16 Humanihut shelters can fit into a single shipping container, and each one can be set up in about 5 minutes, allowing for rapid and dignified relief for refugees.
With tens of millions of refugees around the world being displaced by conflicts, persecution, and natural disasters, the need for robust and scalable emergency housing solutions is very real, and one startup believes it has the answer, in the form of foldable units that provide near-instant shelter and housing.
Humanihut, a South Australian startup, developed its all-in-one emergency shelter solution over the course of about three years, and instead of just merely providing walls and a roof for refugees and disaster victims, the system also includes other basic necessities, such as toilets and showers, electricity, and laundry facilities. 16 of the Humanihut shelters fit into a standard shipping container, which allows them to be easily transported and deployed using existing shipping infrastructure, and then erected in just minutes each, with an entire 'village' able to be built in just a few hours.
"It is a cost-effective, innovative solution that has the potential to save international aid agencies millions of dollars. By providing clean water and shelter, the Humanihut helps prevent health problems such as malaria and water-borne diseases that kill thousands of refugees every year." - Neale Sutton, Humanihut
Each Humanihut, which measures 7.3 meters long by 2.4 meters high, includes solar panels on the roof, wiring for 110V outlets, tables, benches, sink, water purification, and heat, and can be collapsed down to 30 cm high to fit into the shipping container. This allows for the units to be erected and deconstructed quickly, with a small team of people and a forklift able to build one in about 5 minutes, and an entire system of 16 shelters and one "Ablutionhut" (hygiene facility) can be constructed in about 1.5 hours, according to the company. Each unit can sleep up to 6 people, and offer security, privacy, and convenience for both the short- and long-term.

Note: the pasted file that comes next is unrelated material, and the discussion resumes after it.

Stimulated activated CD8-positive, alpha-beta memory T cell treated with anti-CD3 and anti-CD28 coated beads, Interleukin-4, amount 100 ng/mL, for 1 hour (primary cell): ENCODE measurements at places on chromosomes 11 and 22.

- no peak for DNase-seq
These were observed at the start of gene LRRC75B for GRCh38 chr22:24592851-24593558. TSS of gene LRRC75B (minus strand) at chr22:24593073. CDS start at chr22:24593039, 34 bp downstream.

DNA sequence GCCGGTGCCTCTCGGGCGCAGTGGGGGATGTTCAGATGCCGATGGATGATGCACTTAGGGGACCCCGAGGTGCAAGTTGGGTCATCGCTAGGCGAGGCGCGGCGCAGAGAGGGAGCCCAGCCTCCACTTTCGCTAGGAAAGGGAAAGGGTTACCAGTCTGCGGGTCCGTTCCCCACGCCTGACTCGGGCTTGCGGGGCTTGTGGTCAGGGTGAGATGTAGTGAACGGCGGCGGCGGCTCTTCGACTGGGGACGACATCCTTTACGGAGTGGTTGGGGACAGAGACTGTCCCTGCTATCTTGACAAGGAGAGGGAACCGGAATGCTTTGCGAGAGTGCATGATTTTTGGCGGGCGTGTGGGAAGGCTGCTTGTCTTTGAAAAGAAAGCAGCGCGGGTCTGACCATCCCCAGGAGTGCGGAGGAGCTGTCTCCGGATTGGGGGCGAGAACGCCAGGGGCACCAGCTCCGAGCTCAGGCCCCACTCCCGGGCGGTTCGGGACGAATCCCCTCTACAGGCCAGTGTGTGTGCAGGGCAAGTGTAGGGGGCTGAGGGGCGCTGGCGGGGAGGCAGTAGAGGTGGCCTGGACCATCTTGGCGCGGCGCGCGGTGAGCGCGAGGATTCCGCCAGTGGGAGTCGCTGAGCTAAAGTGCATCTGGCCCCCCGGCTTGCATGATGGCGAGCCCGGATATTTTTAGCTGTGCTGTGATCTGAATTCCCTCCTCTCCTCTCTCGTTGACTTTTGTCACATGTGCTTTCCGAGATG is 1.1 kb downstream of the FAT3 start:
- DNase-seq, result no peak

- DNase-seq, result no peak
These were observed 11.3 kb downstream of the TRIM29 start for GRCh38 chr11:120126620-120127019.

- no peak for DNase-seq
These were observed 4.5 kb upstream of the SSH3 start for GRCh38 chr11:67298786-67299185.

Insulated panels are integrated into the steel walls and roofs of the units, which enable the residents to maintain a comfortable living temperature in both hot and cold climates, and the robust construction of the units is expected to allow them to last for up to 20 years, which is much longer than the standard tent shelters that many refugees receive. In addition to the portability and ease of deployment, this longevity could also benefit aid organizations in the form of reduced costs, as camp managers could avoid the need to frequently replace worn-out shelters. According to Sutton, when compared with tent shelters, the Humanihut system offers a break-even point at about 3.5 years, and by the fifth year, could save about $70 million per year (for a camp of 50,000 people).
For its innovative emergency shelter system design, Humanihut has been included in the latest Disrupt 100 list, which recognizes those startups and companies that have a high potential to influence, change, or create new global markets.
Find out more about Humanihut's shelter system, or its sister product, a foldable personal or commercial storage container, at the company website.